Country Focus Data: Philippines

by Mindy Dake
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An archipelago in Southeast Asia, the Republic of the Philippines' capital is Manila on Luzon, the most populous and northernmost of the country's 7,100 islands.
Demography: Population (1994), 69.8 million, 1.9% annual growth rate (1994 estimate); Filipino and English, both official languages; Roman Catholic, Protestant religions.
Geography: 300,000 square km total area; 36,289 km coastline; tropical marine climate.
Government: Republic. Chief of state and head of government is President Fidel V. Ramos.
Official agricultural agencies: Ministry of Agriculture, National Food Authority.
Economy: Capitalist. Agriculture accounts for about 20% of gross domestic product and employs 45% of the labor force.
After a decade of reform and economic stagnation, the Philippines in the past two years has enjoyed positive growth. According to the World Bank, this situation is likely to be sustained, based on reduced inflation, a build-up of international reserves, debt restructuring and a stabilized political climate. Medium-term projections are for annual growth of about 5%.
G.D.P. per capita: U.S.$2,500 (1993 estimate).
Currency: the peso. March 15, 1995 exchange rate: 25.9 pesos per U.S. dollar.
Major crops: Rice, maize, tropical oils.
Rice: Rice is the most important crop and food staple, and production averages about 6.4 million tonnes, milled basis. It is grown throughout the country, and about half the total area is irrigated.
Per capita rice consumption is about 98 kg annually. Although wheat products are making headway in the Philippine diet, especially in urban areas, rice consumption continues to increase, a result of an overall jump in caloric intake.
Maize: Maize is another key grain crop and food staple, with annual production at about 4.9 million tonnes. The main production areas are on the southern islands of Mindanao and Visayas. Some 60% of production is yellow maize for feed; the remainder is white maize, consumed as grits and as a source of starch.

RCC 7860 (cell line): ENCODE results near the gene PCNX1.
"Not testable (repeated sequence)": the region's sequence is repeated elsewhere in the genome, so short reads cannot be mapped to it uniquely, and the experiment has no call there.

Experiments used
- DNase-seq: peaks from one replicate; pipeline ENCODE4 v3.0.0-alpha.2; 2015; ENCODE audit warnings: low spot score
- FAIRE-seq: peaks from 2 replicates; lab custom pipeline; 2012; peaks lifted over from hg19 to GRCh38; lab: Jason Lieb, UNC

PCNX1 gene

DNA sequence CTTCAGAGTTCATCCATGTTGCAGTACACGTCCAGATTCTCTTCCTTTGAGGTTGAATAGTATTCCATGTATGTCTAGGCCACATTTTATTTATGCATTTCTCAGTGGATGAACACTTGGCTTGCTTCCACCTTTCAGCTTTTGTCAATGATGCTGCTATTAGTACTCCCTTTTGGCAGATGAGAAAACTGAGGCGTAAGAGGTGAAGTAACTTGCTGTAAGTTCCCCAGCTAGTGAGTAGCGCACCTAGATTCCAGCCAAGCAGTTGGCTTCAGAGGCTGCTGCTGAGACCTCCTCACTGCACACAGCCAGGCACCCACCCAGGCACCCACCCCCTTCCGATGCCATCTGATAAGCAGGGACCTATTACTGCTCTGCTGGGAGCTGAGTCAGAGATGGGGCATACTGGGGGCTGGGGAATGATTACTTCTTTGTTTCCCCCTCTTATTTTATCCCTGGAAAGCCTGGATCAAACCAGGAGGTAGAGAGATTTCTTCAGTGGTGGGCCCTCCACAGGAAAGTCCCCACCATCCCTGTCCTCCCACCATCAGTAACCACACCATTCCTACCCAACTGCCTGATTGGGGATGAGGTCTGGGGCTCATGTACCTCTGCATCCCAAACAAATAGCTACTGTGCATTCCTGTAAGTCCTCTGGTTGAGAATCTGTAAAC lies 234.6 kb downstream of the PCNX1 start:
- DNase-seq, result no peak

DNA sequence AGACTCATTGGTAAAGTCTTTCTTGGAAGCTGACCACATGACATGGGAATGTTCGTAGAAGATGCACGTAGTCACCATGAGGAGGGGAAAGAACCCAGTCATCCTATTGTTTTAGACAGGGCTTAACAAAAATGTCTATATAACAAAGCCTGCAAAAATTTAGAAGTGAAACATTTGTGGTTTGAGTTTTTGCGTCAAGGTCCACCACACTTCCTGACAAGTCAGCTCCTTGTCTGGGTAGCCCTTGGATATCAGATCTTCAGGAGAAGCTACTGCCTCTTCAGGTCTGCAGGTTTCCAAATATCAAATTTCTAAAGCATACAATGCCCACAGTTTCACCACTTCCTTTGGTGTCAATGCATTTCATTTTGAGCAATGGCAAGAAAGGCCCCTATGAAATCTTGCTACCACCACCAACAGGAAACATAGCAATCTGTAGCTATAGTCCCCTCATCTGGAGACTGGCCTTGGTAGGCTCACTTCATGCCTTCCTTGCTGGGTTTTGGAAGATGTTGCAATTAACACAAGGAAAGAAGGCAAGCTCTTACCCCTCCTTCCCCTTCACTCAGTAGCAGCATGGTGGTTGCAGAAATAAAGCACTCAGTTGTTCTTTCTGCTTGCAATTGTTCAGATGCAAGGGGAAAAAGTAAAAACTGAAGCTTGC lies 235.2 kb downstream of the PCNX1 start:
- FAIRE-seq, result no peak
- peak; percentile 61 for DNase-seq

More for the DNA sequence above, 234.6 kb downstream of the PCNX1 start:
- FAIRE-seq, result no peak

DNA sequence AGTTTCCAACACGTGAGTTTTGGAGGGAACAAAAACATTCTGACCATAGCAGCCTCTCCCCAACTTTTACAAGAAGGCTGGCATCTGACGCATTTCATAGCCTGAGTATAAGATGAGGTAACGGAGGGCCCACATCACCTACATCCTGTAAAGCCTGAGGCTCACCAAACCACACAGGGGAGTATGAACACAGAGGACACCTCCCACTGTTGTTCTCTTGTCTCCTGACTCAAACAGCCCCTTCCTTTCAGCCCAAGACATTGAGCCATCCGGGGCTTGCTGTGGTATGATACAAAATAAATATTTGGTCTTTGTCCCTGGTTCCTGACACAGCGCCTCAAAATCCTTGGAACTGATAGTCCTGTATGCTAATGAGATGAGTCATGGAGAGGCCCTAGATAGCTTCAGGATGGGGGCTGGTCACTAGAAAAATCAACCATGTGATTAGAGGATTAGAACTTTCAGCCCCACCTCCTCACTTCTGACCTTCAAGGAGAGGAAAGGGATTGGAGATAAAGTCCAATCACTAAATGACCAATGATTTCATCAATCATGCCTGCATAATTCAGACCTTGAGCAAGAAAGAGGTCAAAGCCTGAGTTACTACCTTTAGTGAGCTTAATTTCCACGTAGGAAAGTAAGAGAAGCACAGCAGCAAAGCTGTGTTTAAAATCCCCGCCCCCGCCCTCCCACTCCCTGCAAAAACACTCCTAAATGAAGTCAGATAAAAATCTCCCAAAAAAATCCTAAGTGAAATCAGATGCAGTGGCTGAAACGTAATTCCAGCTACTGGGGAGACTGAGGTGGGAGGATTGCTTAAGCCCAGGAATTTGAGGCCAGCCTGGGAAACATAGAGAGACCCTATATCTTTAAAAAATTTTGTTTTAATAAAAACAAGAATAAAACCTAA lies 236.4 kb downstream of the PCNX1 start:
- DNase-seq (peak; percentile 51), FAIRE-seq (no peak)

Per capita human maize consumption has declined in recent years. Government policies contributing to high prices and the increasing popularity of wheat foods are factors. But feed use has been increasing, a trend that should continue as meat demand expands.
Wheat: The Philippines grows no wheat for commercial use, although a few experimental plots exist. Wheat may be freely imported at a 10% tariff. The United States and Canada are traditional suppliers, with Australia and Saudi Arabia completing occasional sales.
Total wheat consumption is increasing by about 10% to 15% each year and in the past three years has averaged 2.2 million tonnes annually. Most of the wheat is consumed as food, although feed wheat usage has been on the rise since 1991, when most coarse grain imports were banned.
Livestock: The pork and poultry industries have grown steadily in the past 10 to 15 years, with production and consumption up by 80% for pork and by more than 100% for poultry. The beef and veal sector has grown at a more modest 55% to 60% over the past decade, but production has not kept pace with consumption, and beef and veal imports increased by 81% from 1990 to 1994.
Transportation: 378 km of operable railroads on Luzon island; 157,450 km of total highways, 14% of which are paved. Major grain handling ports are Manila, Cebu, Davao and Iloilo. A new U.S.$30 million bulk grain port facility has been built at Mariveles, on the southern Bataan peninsula across the bay from Manila.